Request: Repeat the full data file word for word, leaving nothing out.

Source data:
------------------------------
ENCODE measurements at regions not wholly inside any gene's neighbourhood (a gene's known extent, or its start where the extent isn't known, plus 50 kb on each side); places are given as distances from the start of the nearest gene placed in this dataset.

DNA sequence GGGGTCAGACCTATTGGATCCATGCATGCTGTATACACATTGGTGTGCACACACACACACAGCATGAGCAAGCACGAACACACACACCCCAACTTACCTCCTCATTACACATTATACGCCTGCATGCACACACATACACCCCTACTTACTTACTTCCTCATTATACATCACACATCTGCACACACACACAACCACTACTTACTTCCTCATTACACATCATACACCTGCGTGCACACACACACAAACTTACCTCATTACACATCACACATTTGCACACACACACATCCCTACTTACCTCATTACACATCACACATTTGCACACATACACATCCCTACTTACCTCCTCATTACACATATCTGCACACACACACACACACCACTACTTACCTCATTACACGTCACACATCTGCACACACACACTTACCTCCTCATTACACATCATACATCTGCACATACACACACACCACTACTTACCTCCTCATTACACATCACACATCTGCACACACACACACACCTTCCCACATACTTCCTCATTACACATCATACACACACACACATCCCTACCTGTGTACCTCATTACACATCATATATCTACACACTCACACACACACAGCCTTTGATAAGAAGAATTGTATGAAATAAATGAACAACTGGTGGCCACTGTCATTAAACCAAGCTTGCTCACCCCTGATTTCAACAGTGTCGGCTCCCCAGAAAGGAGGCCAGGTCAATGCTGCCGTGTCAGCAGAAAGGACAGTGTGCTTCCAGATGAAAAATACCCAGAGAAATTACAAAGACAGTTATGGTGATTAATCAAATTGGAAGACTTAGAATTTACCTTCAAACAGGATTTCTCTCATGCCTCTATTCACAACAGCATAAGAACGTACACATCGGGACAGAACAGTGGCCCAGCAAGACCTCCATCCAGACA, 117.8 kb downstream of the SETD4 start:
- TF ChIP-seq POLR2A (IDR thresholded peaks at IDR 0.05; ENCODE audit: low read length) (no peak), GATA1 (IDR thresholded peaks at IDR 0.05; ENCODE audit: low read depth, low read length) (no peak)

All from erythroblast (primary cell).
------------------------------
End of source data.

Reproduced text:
ENCODE measurements at regions not wholly inside any gene's neighbourhood (a gene's known extent, or its start where the extent isn't known, plus 50 kb on each side); places are given as distances from the start of the nearest gene placed in this dataset.

DNA sequence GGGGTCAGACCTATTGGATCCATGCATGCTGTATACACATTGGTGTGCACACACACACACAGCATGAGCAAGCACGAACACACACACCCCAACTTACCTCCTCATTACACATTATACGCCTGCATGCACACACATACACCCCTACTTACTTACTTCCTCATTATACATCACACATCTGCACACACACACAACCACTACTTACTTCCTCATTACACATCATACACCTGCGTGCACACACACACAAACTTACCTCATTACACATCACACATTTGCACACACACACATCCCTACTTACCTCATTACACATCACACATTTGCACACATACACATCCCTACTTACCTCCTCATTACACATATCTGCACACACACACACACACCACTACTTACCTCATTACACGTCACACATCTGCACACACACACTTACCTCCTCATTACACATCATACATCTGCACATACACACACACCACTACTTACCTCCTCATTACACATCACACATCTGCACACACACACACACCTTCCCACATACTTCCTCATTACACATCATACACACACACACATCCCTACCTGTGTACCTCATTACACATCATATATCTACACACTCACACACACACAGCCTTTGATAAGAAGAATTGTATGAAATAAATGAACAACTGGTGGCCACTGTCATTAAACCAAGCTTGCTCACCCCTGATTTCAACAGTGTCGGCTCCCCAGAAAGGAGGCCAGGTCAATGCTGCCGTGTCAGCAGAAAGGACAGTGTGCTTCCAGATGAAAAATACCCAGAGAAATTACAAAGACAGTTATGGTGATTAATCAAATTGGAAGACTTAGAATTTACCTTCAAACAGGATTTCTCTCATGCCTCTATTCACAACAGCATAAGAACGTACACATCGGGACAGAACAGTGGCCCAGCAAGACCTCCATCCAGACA, 117.8 kb downstream of the SETD4 start:
- TF ChIP-seq POLR2A (IDR thresholded peaks at IDR 0.05; ENCODE audit: low read length) (no peak), GATA1 (IDR thresholded peaks at IDR 0.05; ENCODE audit: low read depth, low read length) (no peak)

All from erythroblast (primary cell).